Small Business Lending Comeback Could be Under Way

Many small business owners may have, in the past, attempted to acquire financing that would have allowed them to address specific issues related to their companies, but been denied by lenders for any number of reasons. However, new evidence suggests that this type of lending environment may be going away, and would instead be replaced by a new one that allows for more flexibility from financial institutions.

Small business lending is on the rise nationwide, driven increasingly by larger financial institutions who had primarily stayed out of offering this type of credit, according to a report from the Associated Press. For instance, Bank of America itself increased the value of the total number of small business loans it granted in 2012 to $8.7 billion, and that was up 28 percent from the number seen just a year earlier. In all, the bank had some 3.2 million small business customers through the end of last year.

The reason for this major step forward in efforts to accommodate the needs of small business owners nationwide is that Bank of America sees the effects of the recession as having receded appreciably, the report said. The downturn seemed to hit smaller companies disproportionately hard, and as such many larger companies may have been more reluctant to grant them funding simply because they would not know what to expect from a company of that size going forward. But in the time since the recession was in its doldrums, small business owners have made appreciable efforts to sort out whatever might have been ailing them.

"We saw small business owners doing a great job of right-sizing their businesses when sales dropped off so dramatically in 2008 and 2009, and they've come back," Robb Hilson, head of small business banking at Bank of America, told the news agency. "Surveys have told us that despite all the challenges and the recession that they endured, very few of them have second thoughts about getting into business for themselves. They are very confident and optimistic about their own capabilities, less so about things that they don't have as much control over."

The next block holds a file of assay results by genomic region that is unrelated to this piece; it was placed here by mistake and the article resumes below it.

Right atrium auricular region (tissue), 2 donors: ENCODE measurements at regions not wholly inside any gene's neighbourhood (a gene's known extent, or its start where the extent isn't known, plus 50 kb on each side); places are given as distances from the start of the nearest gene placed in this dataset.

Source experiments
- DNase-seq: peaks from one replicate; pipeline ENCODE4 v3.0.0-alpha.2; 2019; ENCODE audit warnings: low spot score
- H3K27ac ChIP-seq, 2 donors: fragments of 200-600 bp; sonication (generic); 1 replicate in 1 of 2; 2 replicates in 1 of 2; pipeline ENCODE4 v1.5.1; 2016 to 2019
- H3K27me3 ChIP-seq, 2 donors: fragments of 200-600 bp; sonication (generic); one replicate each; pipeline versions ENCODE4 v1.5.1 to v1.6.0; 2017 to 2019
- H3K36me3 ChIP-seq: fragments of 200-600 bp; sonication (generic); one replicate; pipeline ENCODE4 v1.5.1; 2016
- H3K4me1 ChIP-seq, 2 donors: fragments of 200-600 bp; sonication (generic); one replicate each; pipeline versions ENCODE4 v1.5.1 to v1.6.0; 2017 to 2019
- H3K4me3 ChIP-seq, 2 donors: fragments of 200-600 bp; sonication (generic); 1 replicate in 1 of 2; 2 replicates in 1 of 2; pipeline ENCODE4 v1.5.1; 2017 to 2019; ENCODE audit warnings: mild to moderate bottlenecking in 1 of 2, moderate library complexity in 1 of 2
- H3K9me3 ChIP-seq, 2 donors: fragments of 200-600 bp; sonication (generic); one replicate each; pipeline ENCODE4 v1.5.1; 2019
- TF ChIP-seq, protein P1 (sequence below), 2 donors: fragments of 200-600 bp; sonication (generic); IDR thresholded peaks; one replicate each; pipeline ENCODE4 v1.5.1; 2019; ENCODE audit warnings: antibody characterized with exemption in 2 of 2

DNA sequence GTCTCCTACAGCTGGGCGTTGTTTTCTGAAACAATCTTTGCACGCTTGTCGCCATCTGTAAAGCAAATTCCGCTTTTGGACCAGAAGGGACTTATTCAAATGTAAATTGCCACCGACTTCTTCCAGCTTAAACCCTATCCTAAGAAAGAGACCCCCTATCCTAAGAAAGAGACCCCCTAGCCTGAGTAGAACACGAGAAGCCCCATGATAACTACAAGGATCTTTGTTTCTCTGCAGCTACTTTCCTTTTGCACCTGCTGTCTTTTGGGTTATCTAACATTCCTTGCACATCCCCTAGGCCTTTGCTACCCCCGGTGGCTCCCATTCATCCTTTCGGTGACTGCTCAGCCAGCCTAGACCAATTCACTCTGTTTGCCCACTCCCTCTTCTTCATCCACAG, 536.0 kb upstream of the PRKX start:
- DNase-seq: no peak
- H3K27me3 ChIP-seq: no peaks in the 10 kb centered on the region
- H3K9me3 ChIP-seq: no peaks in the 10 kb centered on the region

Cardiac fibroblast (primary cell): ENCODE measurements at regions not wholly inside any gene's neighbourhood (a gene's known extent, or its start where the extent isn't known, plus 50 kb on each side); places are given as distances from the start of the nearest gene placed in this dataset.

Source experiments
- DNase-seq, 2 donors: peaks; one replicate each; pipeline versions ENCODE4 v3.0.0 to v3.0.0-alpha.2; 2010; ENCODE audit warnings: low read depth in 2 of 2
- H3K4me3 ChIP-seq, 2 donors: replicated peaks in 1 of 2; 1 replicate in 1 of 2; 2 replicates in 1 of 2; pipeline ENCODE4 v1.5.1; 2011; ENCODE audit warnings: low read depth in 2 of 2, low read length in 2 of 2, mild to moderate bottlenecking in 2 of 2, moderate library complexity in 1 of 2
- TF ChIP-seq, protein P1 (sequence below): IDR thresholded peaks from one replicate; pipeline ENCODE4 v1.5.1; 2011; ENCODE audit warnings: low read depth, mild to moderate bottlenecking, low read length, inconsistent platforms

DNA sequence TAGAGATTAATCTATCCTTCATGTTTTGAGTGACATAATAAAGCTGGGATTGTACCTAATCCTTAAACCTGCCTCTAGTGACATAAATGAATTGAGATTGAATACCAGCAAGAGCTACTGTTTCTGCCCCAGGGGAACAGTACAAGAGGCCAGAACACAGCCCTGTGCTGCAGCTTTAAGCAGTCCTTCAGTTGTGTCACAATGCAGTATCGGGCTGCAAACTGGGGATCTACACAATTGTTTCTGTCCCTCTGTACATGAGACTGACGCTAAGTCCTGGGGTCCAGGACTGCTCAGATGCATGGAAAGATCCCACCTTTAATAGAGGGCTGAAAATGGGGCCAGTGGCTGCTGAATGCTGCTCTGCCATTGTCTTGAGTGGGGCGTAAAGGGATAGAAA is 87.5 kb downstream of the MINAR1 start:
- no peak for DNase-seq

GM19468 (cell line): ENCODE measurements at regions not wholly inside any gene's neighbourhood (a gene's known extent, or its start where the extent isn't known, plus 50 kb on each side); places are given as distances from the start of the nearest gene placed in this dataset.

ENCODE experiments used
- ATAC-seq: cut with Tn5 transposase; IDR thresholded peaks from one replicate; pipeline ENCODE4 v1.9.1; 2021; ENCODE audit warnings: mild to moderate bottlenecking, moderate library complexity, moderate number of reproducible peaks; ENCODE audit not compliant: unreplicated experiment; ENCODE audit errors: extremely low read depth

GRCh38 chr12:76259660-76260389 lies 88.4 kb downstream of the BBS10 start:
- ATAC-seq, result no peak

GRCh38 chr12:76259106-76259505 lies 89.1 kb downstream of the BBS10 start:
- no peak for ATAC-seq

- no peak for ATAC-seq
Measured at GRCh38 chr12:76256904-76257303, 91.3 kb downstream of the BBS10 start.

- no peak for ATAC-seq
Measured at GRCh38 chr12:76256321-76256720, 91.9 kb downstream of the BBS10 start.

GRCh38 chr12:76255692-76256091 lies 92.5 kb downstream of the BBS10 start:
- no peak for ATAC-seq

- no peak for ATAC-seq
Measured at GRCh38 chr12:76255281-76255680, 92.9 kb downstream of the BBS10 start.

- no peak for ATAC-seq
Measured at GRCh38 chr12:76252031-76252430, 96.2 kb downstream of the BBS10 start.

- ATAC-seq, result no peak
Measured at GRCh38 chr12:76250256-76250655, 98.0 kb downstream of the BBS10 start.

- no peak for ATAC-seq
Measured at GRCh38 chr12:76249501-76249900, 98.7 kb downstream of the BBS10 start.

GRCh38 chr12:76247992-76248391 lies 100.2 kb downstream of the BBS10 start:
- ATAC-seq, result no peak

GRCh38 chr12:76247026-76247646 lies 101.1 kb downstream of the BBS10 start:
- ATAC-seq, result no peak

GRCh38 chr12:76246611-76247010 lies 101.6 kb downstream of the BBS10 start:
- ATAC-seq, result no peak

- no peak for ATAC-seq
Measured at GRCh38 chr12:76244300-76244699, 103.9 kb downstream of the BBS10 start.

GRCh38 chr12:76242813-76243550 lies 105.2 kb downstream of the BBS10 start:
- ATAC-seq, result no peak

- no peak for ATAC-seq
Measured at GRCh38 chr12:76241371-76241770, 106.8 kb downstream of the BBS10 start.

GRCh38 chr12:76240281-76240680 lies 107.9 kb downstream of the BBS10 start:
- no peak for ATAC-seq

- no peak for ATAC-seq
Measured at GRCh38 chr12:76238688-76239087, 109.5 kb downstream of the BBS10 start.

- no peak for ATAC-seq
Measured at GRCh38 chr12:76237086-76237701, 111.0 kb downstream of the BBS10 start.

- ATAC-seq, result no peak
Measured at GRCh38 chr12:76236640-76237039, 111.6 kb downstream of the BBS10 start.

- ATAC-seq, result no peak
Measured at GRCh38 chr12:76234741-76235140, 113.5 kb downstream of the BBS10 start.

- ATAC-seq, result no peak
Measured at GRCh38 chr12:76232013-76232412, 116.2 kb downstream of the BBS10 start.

Another reason this could help
At the same time, many small business owners, who are now enjoying increased sales and other benefits of the still-recovering economy, could be feeling better about their prospects for improvement of their own, and that might be an impetus for them to actually go out and seek more financing as a means of expanding in the future as well, the report said. Optimism is certainly higher now than it was even a year ago, and as a consequence it's likely that banks of all sizes are now seeing more applications for small business loans, many of which may be from companies which are certainly qualified to receive the financing they seek now that lenders might be slackening credit restrictions somewhat.

Further, even those who do not qualify for small business loans from major lenders may be able to find financing from other sources, such as smaller institutions that do not have to adhere to stricter regulation by federal agencies, the report said. In addition, these larger institutions may be more willing now to help all applicants do what they can to find the most affordable loan offers available, particularly when they are rejected after their initial applications.

It might be wise for small businesses at times like these to assess other options for freeing up some money as well, such as by finding the most affordable small business insurance policies possible. By cutting costs for general liability insurance and other types of coverage, companies may be able to help their bottom lines considerably.